”Classic or Trash” is a recurring franchise highlighting a specific item and asking exactly that question: is it classic or trash? Granted, each member of the Grailed community is entitled to their own opinion, and while the Grailed editorial staff does its best to judge items objectively, we more than encourage you to disagree and sound off in the comments below.

The Nike SB Dunk resurgence is one of the most interesting recent developments in hypebeast-dom. Lusted after for years and just as suddenly cast aside in the 2010s, SB Dunks were the ugly stepchild of the sneaker world, considered Grails by some and heinous by far more. As recently as 2016, SB Dunks were essentially worthless, with noted collectors offloading infamous pairs for little over retail, a fraction of what they sold for just a few years prior. Largely sidelined in favor of retro Jordan
and Yeezy releases, the SB market imploded and even the most noteworthy releases—Jeff Staple’s “reverse Pigeon” Dunks or Concepts' latest “Lobster”—barely received any buzz or aftermarket value. Yet, by 2018, the tide began to shift.

In large part due a renewed interest in mainline Nike Dunks courtesy of one Virgil Abloh, collectors once again began seeking out vintage models, SB included. From 1985 “Be True to Your School”-series' “Michigans” to 2003 “Brazil” Dunk Lows, shoes that, for years, no one cared about were suddenly appearing on collectors' feet and mood board feeds. The series of Off-White Dunk Lows only exacerbated the trend, but it was Travis Scott’s rising celebrity that breathed new life into SBs.

Beyond just Scott—who himself is a noted SB Dunk enthusiast who regularly wears some of the rarest models to date—the entire Cactus Jack camp began lacing up SBs, from Chase B to Bloody Osiris all culminating with the release of the Nike SB Dunk Low “Cactus Jack”. Dressed in tan, blue paisley and tartan plaid, the shoe (considered by many to be objectively ugly) struck a chord with his largely Gen-Z demographic who suddenly began searching out for his references. The fact that nightlife impresario Zack Bia stepped out in a pair of infamous unreleased $20,000+ “Paris” SB Dunk Lows only a few months later is proof that the next generation of sneakerheads is taking note. Of course, Nike has not failed to notice and recent releases like the collaborative Ben & Jerry’s “Chunky Dunky” made headlines and wishlists, despite questionable aesthetic choices. So, enter the Nike SB Dunk Low “Grateful Dead.”

While Dead-mania and DIY merch arguably peaked over two years ago following the rise of Online Ceramics and the addition of John Mayer to Dead & Co (with a number of hippy dippy, tie-dye friendly streetwear brands still chugging along) the ship has not completely sailed. Still, in terms of relevancy, Nike SB probably missed the boat.

Regardless, real heads know that this recent Dunk is clearly a modern reinterpretation of the fur-laden “Three Bears” pack from 2006. The trio, which included a high, mid and low-top, were inspired by the classic Goldilocks fairytale. Each model was decked in a separate color pastel and covered with shearling, at the time considered just grotesque enough to be cool and clearly not intended for skating. Still, in their prime, the shoes commanded a handsome resale value, and—like other SB models—have recently regained lost ground, regularly fetching four-figure sums for mint condition pairs. Combining this history with the current Deadhead revival (or what’s left of it anyways) was bound to be successful, and sure enough the sneakers sold out instantly, infuriating thousands who desperately logged on to the SNKRS app only to come up empty handed.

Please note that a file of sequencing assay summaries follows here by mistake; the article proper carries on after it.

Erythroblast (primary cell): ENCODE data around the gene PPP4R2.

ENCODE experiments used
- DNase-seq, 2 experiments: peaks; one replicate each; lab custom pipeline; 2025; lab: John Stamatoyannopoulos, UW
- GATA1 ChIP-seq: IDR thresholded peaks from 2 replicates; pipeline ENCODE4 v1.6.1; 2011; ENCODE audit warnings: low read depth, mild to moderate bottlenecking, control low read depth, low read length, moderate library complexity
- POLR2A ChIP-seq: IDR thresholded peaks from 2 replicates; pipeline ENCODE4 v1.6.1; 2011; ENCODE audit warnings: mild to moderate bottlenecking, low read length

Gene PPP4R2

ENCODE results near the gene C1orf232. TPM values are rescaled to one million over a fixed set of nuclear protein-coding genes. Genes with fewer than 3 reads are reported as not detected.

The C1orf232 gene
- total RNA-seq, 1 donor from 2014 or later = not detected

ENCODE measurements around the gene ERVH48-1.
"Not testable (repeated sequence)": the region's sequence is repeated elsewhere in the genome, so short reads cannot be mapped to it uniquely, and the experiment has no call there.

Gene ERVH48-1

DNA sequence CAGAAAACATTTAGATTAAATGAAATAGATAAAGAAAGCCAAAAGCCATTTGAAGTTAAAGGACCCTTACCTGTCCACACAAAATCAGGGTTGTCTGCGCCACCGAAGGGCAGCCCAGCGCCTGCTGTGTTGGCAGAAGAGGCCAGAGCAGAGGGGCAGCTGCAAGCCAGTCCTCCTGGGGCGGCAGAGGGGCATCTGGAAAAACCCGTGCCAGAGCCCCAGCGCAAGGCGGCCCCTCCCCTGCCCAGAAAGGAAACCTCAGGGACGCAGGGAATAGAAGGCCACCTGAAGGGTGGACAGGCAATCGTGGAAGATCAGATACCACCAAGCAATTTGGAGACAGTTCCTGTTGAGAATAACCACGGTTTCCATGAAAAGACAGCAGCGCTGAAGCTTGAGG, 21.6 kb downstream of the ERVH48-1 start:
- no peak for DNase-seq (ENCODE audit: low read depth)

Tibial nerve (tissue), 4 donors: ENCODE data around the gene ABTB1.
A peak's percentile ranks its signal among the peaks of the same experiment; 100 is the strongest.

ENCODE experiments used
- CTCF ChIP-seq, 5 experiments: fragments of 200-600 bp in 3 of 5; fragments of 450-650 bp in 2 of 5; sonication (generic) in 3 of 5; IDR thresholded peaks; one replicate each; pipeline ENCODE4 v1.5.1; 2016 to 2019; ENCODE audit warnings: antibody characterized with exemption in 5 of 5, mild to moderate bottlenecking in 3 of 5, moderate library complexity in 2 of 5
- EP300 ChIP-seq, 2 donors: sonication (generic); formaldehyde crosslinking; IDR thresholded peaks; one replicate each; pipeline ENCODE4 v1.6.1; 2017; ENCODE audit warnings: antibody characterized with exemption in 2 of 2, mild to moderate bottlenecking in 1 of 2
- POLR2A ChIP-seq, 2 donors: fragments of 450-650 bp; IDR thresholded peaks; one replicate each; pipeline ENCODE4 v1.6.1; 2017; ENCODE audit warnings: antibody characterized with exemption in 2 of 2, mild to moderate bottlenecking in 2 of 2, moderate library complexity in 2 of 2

Despite demand and a significant resale, let’s be clear: these are not objectively "good looking" shoes. Whether it's the Oscar the Grouch green set against a marine blue check or goldenrod yellow on teal, both pairs are an eyesore and the fur is a statement that no one should reasonably make. An orange pair released exclusively at FTC Skateboarding in The Greatful Dead's hometown of San Francisco—likely to be the rarest pair of all. Again, though, like its predecessor that is clearly the point.

For a new generation of SB fans, this may very well be the “Three Bears” equivalent. A sneaker so strange, unwearable and obnoxious that transcends its looks and becomes a symbol all its own. For that, it should be recognized. If anything, offbeat, ostentatious—even ugly—sneaker iterations and inspirations are a major factor in the cult success of the overall Nike SB line. It's worth remembering: Modern sneaker culture may have been started by Jordan Brand, but it was shaped and sustained by the unique and bizarre Nike SB series.

If the new SB Dunk wave lasts, this pair surely will be considered a landmark. But if, once again, the line falls to irrelevancy, then the shoe will be judged purely based on its outward appearance and, trust us, it will not be rewarded.

Classic? Potentially. Trash? Most definitely.

Now, we ask you: Classic or Trash? Let us know in the comments below.

Follow Asaf Rotman on Instagram here.

Tags: sneakers, the-grateful-dead, nike-dunk, sb-dunk, music, grateful-dead, supreme, off-white, nike-sb, nike, virgil-abloh, classic-or-trash